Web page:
Animals and Contemporary Art: Aesthetics of Liberation?

Thursday 18 June, 2015
7:30pm, $0

311 East Broadway

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In an historical US court case, the Nonhuman Rights Project is currently pursuing the personhood of three chimpanzees in the state of New York—Tommy, Hercules, and Leo. In parallel, the last two decades of ethological studies have provided an exponential array of insights into animal intelligence and complex forms of sociality, both in anthro-affinity and as utterly alien to us human animals. This is a revolutionary moment in our coexistence with other animals. In light of this, is it the case that contemporary art has as begun to re-envision its understanding of animals and multi species relations? Or rather, despite the occasional counter-example, do the arts continue to favor considerations of taste over ethics, aesthetic transgression over nonhuman recognition, and subjects-as-material over subjects-as-life? Does the role of animals in art allow for a liberating species co-operation, or does it remain all-too fluidly in line with the imperatives of capital over eco-social justice?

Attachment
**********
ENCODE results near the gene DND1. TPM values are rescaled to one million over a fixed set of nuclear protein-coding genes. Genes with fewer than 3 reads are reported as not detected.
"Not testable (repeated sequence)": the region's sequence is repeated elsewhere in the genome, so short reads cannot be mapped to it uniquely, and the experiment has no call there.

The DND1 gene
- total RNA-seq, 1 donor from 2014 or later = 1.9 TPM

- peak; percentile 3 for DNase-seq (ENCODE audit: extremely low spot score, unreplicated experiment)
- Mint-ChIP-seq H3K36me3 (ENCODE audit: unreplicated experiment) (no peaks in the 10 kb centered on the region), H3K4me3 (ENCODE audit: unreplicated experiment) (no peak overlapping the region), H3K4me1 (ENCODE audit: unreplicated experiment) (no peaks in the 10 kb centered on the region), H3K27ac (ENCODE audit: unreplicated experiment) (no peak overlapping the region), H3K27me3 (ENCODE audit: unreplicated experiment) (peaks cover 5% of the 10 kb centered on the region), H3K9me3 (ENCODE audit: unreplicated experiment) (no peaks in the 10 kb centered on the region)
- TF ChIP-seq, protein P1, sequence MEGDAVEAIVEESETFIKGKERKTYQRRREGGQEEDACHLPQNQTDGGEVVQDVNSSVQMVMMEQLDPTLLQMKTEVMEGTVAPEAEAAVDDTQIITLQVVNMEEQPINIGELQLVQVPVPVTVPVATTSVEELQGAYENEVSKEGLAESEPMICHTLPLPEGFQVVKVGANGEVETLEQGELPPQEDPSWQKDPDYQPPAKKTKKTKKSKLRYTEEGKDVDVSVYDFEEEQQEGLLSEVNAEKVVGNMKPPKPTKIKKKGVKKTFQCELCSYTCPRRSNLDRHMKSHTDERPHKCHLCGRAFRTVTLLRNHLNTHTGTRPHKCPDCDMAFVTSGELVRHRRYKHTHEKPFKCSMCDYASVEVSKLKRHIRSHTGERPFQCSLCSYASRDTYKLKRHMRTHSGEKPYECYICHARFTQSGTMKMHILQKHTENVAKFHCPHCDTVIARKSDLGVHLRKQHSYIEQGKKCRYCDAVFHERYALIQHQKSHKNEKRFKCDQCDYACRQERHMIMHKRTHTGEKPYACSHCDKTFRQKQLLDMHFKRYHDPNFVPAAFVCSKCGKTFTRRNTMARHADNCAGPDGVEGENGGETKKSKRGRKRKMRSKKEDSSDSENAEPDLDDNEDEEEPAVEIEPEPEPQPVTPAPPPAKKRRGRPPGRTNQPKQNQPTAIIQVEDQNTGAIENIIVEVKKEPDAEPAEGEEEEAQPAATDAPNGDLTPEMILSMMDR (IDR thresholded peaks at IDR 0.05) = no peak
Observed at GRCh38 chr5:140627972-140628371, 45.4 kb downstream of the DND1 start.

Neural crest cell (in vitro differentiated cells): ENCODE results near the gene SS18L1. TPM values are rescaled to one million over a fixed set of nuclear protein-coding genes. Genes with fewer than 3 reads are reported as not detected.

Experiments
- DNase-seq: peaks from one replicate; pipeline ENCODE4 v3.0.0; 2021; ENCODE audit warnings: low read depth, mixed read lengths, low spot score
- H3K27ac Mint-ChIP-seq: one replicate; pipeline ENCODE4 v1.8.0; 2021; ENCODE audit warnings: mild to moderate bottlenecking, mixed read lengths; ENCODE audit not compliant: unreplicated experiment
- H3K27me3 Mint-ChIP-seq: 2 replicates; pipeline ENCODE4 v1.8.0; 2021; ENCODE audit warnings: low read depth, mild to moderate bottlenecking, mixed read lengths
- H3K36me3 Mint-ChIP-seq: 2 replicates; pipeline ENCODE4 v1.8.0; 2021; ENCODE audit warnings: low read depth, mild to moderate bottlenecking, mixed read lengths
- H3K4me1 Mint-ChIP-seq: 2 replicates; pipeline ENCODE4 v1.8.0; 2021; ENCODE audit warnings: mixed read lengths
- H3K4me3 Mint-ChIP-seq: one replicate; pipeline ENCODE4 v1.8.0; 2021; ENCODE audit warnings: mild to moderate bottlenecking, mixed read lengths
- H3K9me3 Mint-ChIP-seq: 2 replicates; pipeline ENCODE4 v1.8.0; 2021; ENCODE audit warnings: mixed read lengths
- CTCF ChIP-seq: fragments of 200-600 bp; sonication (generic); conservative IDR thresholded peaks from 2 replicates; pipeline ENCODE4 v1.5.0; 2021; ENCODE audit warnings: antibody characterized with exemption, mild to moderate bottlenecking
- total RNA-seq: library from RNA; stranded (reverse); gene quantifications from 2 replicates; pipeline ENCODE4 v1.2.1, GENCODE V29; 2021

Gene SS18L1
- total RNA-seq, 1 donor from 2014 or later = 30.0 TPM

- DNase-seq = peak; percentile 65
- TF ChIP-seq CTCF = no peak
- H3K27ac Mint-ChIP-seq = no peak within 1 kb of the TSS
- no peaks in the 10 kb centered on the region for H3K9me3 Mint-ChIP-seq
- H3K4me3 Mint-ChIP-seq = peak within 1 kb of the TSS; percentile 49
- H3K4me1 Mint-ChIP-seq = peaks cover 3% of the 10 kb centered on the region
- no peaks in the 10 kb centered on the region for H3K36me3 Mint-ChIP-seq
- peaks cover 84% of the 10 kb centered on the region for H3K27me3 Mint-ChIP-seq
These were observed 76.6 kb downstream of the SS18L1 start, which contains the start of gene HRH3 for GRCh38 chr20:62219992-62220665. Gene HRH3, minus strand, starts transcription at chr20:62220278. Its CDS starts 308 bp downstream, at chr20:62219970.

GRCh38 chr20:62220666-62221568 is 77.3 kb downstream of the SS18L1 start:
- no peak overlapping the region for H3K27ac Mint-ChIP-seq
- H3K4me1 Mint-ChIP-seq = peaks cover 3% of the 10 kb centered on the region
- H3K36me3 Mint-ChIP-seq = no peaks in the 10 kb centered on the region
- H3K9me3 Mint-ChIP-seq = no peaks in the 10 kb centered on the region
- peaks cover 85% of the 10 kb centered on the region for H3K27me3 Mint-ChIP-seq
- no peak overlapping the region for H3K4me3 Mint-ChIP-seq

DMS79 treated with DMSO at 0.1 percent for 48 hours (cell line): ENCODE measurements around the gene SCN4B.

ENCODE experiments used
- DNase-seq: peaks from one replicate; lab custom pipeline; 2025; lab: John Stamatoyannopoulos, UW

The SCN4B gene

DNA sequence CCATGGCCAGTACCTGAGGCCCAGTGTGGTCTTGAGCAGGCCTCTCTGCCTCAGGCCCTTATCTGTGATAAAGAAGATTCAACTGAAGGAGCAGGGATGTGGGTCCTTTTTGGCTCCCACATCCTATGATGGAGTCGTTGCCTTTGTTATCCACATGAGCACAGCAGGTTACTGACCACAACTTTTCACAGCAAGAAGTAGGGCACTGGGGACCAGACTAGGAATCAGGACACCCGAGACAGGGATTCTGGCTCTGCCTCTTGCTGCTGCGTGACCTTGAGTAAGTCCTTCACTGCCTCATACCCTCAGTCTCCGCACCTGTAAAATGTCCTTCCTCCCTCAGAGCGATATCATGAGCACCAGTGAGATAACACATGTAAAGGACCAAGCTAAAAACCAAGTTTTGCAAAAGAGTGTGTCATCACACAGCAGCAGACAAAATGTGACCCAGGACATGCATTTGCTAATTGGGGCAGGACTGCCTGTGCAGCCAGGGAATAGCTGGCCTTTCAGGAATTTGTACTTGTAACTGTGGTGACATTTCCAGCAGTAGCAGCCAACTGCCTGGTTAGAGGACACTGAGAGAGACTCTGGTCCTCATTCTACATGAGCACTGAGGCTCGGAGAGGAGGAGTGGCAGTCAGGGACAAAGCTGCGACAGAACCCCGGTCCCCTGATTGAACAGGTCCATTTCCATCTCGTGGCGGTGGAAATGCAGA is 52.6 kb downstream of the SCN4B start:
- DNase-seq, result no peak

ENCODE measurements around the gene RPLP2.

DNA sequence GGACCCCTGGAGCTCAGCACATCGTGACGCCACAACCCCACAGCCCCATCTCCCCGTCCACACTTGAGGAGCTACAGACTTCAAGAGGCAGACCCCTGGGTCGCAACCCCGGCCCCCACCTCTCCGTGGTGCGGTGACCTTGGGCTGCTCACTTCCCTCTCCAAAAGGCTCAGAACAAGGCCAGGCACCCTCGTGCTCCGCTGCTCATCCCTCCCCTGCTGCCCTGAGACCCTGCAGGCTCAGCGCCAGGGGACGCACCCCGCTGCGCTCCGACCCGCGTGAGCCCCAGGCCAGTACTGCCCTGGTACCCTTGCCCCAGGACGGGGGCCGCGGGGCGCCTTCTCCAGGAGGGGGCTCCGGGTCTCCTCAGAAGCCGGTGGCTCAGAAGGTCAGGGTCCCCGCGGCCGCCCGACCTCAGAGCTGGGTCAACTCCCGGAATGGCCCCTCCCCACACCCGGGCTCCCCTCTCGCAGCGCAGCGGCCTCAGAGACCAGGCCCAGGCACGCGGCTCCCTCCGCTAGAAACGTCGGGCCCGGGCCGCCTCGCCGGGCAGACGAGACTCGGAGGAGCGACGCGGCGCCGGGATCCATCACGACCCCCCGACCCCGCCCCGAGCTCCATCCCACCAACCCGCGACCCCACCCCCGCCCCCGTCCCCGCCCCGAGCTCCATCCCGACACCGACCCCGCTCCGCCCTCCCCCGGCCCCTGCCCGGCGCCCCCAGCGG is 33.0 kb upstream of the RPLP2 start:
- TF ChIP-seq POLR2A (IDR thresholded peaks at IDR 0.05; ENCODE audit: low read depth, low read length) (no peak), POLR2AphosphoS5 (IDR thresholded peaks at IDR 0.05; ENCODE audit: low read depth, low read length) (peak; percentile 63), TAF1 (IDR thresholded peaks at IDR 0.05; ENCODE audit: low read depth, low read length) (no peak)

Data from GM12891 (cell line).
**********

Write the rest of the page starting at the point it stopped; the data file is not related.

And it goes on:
Arnaud Gerspacher, Ph.D candidate in Art History, The Graduate Center, CUNY.
Dominic Pettman, cultural theorist and professor of Culture and Media at the Eugene Lang College of Liberal Arts, The New School, NY.

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